Donald Trump's response to the deadliest mass shooting in U.S. history has Republican senators losing hope that their presumptive nominee will tame his blustery rhetoric and moderate his controversial policy positions ahead of the fall election.
"You'd think that he would have pivoted by now," lamented Arizona Senator Jeff Flake.
"A lot of us, we still hope—hope springs eternal—that between now and November he'll change some of his positions. Not just the tone and the tenor, but some of his positions need to change," Flake said. "But I'm not hopeful right now."
South Dakota Senator John Thune, the No. 3 Republican, said Trump's recent statements have been "concerning" and reflect his style throughout the campaign.
"Everything he's said in the last couple of weeks has been concerning," Thune said. "I think the message has been conveyed from our members. And we're, I guess, hoping that he'll take it to heart."
Then he rolled his eyes, admitting that strategy doesn't seem to be working "at the moment."
The senators noted their regrets a day after Trump gave a speech hardening his promise to ban Muslims from entering the U.S., and also vowed to "suspend immigration from areas of the world when there is a proven history of terrorism" against the U.S. or its allies. Both proposals have been condemned by Democratic and Republican politicians, but they lie at the heart of the racial and demographic anxieties that catapulted Trump during the GOP primary.
"It wasn't the kind of response that I would expect when 50 people have perished," said Senate Foreign Relations Chair Bob Corker, according to an NBC reporter. "I continue to be discouraged by the direction of the campaign and comments that are made. And I did not think yesterday's speech was the type of speech that one would give who wants to lead this country through difficult times."
Ohio Senator Rob Portman, who's up for re-election, said he opposes Trump's immigration plans. He shrugged when asked how hopeful he is that Trump will change before November.
"I don't know," Portman said. "Hard to predict."
As Trump closed in on the Republican nomination in March, numerous Republican elites threw their support to him on the belief that he would moderate his approach to appeal to a general electorate. His recent controversies—including an attack on the ancestry of a Hispanic-American judge overseeing fraud cases against Trump University—have prompted fresh doubts among Republican senators.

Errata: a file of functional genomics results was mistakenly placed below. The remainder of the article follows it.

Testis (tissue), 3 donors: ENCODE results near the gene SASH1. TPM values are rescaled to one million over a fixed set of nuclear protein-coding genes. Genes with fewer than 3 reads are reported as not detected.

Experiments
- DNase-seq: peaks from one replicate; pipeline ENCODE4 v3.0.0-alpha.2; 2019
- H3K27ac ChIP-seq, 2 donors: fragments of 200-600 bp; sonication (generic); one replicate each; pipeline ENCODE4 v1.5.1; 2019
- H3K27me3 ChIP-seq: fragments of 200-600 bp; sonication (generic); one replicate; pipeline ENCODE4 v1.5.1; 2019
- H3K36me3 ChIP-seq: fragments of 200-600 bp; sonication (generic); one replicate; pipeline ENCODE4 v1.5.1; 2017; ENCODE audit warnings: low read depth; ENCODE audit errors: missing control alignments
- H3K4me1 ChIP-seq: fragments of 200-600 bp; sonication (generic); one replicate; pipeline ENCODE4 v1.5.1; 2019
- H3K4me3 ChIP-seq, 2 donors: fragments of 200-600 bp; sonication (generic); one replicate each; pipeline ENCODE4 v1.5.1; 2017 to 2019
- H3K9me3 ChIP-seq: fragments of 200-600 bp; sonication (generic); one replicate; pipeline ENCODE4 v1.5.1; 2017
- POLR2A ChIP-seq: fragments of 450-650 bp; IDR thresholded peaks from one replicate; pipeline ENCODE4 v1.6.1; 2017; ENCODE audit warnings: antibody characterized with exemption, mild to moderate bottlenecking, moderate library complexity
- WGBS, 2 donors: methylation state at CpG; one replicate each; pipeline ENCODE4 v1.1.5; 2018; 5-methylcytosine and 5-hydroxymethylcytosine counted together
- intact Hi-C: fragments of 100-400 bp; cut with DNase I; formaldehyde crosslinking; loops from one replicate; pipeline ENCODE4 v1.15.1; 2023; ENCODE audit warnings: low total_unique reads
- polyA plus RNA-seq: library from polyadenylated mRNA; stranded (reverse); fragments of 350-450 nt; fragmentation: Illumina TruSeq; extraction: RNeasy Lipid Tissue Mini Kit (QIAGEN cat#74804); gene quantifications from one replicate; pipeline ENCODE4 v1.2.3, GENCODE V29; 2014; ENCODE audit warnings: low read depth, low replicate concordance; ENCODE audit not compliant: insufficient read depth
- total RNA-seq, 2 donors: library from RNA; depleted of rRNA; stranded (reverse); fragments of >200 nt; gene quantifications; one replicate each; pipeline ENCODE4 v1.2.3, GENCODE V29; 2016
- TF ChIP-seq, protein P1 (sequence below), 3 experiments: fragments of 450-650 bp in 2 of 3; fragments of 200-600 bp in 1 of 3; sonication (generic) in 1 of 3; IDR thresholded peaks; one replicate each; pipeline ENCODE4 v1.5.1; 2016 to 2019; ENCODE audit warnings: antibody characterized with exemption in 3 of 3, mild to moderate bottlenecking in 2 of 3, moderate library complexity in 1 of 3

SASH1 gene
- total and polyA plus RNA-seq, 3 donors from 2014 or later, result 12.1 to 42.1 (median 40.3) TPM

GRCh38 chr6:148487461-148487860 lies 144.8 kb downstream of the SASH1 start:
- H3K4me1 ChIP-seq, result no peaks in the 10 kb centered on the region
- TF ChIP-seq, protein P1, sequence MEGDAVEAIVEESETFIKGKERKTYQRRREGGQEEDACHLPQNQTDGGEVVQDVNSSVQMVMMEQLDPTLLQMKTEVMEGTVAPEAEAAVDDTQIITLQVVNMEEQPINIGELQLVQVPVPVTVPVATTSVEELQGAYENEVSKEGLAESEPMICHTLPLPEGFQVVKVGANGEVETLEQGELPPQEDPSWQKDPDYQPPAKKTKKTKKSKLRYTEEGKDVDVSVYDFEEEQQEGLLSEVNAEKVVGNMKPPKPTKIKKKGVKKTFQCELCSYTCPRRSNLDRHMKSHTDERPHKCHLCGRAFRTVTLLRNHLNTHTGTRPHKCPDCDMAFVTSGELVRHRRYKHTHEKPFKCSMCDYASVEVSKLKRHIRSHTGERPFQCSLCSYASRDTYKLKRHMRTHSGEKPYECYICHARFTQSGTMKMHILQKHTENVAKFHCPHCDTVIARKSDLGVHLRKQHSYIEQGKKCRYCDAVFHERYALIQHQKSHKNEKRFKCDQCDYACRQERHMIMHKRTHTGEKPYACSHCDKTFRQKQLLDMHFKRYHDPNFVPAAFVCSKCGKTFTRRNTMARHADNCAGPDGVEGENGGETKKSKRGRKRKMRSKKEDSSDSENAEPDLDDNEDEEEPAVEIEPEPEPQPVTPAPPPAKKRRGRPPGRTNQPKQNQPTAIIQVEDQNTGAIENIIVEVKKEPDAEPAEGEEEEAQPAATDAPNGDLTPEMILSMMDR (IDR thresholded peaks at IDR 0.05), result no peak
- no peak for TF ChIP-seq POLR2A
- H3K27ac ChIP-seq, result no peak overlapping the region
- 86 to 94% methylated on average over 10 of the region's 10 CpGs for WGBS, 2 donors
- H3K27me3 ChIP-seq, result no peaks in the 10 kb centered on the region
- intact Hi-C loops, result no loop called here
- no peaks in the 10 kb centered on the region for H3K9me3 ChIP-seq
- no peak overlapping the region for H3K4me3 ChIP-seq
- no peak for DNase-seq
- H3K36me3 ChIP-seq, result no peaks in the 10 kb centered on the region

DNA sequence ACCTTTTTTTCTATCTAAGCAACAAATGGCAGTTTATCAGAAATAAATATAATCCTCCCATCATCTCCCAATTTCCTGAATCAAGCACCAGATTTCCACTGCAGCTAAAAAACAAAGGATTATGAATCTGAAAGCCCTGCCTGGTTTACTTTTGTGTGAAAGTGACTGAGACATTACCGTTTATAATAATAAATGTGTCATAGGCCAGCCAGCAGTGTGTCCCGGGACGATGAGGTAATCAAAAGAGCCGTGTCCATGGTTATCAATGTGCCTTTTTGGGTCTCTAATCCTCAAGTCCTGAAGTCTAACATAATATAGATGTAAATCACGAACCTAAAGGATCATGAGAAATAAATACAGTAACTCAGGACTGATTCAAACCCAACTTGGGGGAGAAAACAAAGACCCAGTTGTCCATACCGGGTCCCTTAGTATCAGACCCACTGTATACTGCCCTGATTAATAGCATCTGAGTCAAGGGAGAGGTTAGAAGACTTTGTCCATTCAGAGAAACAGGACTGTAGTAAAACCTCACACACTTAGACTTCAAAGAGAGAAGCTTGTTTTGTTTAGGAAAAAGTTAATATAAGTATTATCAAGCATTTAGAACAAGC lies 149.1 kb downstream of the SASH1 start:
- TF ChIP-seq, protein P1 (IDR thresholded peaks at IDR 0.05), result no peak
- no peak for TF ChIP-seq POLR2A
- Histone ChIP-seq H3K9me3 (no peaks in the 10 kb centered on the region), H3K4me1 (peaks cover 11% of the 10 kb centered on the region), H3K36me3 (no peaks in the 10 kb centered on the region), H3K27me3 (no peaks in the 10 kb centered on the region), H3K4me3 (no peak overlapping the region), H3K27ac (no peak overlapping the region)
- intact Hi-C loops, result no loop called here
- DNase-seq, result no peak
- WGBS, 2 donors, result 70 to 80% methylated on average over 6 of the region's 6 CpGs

Senate Majority Leader Mitch McConnell, who has endorsed Trump, was speechless Tuesday when asked about Trump.
"I'm not going to be commenting on the presidential candidate today," he told reporters at his weekly press conference.
House Speaker Paul Ryan, who recently endorsed Trump after initially holding out, reiterated on Tuesday he does "not think a Muslim ban is in our country's interest." Ryan took the rare step in December of condemning the idea after Trump proposed it, arguing that it wasn't reflective of conservatism or American values.
Americans don’t expect Trump to reinvent himself, according to a Bloomberg Politics survey taken June 10-13. Sixty-four percent of likely voters said he will continue to say things that upset members of his party, while just 30 percent said they expect he will tone it down, according to the poll.
In retrospect, the belief within the Republican Party that Trump would change may have been wishful thinking. He made his intentions clear at a testy press conference two weeks ago at Trump Tower in New York.
"You think I’m going to change?" he said. "I’m not changing."